Aortic arch

The aortic arch is a segment of the aorta that arches from the midline towards posterior and to the left. It presents with three branches. From proximal to distal they are the brachiocephalic trunk, the left common carotid artery, and the left subclavian artery. There are several anatomical variations of the branches of the aortic arch.

There is no clear anatomical landmark to denote the ending of the ascending aorta and the beginning of the aortic arch, as there is no clear anatomical landmark to denote the ending of the aortic arch and the beginning of the descending aorta. Anatomists use as a reference a horizontal plane that passes through the angle of Louis. Since this plane also separates the inferior from the superior mediastinum, the aortic arch is found in the superior mediastium, while the ascending and descending aorta are found in the inferior mediastinum.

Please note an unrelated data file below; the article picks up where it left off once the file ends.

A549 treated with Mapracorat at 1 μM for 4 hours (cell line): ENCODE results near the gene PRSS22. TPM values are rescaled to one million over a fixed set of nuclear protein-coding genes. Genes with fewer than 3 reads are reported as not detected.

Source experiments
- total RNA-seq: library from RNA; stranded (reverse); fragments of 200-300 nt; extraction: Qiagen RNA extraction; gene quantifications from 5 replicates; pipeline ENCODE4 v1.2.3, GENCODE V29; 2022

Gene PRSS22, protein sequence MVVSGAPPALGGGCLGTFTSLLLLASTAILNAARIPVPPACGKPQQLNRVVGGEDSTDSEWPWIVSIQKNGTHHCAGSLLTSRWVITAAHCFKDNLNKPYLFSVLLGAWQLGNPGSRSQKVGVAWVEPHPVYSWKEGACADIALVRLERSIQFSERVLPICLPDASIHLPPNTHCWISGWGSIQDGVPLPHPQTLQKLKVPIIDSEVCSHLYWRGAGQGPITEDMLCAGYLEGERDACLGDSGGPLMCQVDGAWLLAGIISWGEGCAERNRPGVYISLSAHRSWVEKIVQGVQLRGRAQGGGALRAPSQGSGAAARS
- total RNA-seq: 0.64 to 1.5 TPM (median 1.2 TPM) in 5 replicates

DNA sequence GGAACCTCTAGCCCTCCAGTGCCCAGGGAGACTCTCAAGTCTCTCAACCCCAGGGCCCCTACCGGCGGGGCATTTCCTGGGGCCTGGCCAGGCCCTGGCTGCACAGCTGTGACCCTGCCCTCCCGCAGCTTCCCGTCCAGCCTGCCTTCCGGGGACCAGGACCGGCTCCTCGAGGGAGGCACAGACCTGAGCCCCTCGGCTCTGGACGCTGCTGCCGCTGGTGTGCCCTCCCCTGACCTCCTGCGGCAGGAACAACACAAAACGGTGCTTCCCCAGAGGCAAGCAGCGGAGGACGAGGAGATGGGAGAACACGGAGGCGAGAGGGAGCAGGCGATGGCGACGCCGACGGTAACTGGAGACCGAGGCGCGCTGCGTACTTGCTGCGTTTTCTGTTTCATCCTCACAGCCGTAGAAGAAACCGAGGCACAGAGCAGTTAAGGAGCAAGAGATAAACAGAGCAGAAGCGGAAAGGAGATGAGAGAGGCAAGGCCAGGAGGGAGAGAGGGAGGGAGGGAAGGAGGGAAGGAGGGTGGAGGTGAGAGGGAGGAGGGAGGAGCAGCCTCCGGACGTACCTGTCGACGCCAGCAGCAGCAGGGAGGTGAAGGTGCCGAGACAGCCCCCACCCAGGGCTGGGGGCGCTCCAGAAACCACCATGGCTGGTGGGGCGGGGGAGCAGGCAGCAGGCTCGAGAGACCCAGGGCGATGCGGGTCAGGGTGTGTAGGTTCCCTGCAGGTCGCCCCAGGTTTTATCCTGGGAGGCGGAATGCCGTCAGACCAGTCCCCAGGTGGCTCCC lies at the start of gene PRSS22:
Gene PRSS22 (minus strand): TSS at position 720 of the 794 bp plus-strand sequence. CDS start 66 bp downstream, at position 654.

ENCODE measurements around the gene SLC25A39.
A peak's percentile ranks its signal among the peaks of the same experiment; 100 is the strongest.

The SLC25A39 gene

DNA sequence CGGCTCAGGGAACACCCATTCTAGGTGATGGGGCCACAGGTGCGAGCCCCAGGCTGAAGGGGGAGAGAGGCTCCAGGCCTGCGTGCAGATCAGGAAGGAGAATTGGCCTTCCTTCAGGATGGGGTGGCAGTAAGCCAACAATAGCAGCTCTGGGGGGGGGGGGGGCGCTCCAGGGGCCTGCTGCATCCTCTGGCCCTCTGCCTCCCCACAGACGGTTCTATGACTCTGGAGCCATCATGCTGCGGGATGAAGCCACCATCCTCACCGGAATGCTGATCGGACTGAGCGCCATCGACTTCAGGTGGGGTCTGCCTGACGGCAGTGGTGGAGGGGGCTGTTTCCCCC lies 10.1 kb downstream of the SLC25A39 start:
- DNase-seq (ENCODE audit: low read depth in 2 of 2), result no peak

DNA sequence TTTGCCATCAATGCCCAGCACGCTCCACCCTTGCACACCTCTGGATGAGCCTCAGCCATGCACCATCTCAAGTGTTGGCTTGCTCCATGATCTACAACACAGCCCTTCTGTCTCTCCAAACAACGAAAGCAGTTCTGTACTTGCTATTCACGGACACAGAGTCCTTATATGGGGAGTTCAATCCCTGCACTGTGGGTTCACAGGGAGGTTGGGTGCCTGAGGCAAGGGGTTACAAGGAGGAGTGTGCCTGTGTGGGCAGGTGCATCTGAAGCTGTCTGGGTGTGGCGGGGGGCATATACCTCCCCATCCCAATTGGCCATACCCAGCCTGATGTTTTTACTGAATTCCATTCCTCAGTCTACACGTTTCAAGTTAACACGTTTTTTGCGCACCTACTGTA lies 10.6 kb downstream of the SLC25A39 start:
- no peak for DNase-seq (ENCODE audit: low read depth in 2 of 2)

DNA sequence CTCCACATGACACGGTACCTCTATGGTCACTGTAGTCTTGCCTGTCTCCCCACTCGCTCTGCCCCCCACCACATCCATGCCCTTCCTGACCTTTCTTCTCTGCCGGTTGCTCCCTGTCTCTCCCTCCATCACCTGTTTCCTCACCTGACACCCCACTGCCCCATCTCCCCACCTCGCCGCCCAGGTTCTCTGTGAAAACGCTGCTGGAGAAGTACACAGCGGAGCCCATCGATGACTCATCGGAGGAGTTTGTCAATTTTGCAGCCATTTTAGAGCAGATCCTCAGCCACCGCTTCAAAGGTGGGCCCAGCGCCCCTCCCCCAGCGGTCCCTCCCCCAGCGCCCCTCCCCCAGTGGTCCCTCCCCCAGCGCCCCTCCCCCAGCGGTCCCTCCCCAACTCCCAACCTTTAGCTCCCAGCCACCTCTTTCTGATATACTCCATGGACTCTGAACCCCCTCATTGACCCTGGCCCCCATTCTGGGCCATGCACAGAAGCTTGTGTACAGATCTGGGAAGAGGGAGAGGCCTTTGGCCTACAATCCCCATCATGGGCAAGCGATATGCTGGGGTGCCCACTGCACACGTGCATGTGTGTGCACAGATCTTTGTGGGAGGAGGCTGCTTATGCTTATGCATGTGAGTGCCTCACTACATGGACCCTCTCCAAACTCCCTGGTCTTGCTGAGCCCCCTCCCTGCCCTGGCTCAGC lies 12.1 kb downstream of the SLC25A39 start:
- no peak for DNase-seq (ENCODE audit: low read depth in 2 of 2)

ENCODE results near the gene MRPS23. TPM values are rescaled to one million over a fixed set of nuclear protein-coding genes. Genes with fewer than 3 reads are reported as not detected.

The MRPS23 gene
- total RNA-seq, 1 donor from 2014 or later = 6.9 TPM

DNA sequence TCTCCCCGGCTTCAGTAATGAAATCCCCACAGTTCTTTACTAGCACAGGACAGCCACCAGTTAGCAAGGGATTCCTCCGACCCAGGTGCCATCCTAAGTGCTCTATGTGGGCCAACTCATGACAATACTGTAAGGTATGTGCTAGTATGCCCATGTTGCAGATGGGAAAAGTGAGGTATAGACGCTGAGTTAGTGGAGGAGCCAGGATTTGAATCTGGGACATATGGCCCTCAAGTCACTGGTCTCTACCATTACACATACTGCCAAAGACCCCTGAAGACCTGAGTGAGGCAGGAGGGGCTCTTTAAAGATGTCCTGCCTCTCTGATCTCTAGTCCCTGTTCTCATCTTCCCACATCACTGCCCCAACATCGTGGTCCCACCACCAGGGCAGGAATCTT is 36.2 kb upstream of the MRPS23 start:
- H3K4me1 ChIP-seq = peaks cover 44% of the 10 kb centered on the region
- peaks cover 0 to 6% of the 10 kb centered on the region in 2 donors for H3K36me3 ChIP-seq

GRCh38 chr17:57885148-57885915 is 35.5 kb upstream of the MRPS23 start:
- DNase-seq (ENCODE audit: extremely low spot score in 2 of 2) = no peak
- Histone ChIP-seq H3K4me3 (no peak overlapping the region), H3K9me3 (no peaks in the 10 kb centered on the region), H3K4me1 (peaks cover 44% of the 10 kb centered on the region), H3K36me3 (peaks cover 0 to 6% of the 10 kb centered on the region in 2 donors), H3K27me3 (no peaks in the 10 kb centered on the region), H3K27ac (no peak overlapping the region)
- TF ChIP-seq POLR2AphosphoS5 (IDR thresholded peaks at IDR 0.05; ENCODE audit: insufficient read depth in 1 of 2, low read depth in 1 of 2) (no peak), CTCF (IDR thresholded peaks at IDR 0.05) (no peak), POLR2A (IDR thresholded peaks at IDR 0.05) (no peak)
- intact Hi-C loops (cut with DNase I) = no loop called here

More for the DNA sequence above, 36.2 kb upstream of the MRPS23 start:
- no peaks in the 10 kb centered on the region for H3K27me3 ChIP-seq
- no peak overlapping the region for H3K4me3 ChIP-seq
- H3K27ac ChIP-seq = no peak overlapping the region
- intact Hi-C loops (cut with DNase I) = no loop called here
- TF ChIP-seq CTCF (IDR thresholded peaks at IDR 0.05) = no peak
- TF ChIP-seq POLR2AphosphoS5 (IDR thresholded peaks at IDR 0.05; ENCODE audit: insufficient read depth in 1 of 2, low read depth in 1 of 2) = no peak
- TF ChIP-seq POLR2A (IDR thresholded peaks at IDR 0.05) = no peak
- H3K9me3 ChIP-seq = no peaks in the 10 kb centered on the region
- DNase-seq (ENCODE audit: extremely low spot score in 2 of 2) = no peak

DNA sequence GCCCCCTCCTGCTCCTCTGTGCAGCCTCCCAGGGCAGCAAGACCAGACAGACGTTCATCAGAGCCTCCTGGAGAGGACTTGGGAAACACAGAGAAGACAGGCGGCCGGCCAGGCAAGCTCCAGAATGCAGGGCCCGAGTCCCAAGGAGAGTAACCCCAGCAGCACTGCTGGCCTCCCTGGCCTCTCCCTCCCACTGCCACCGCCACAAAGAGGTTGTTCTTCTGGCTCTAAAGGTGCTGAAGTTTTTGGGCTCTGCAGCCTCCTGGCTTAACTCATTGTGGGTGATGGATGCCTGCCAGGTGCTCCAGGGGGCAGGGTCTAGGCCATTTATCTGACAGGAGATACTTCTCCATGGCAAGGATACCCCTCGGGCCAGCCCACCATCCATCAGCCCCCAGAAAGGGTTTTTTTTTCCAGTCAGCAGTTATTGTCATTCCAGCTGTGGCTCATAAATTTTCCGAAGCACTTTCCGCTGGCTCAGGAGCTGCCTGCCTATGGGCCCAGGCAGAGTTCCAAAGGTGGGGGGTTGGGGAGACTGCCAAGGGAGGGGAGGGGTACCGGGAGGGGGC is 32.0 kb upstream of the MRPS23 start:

Aortic arch and branches

Heart - Anterior view  Click on the image for a larger version.

The aortic arch has anatomical relations with the bifurcation of the trachea, the pulmonary trunk and its bifurcation, and the left brachiocephalic vein. In its inferior surface, the aortic arch in the adult has the embryological remnant of the ductus arteriousus, called the ligamentum arteriosum.

The term "aortic arch" was coined and first used by Lorenz Heister (1683 1785) 

Image property of: CAA.Inc.Artist: Victoria G. Ratcliffe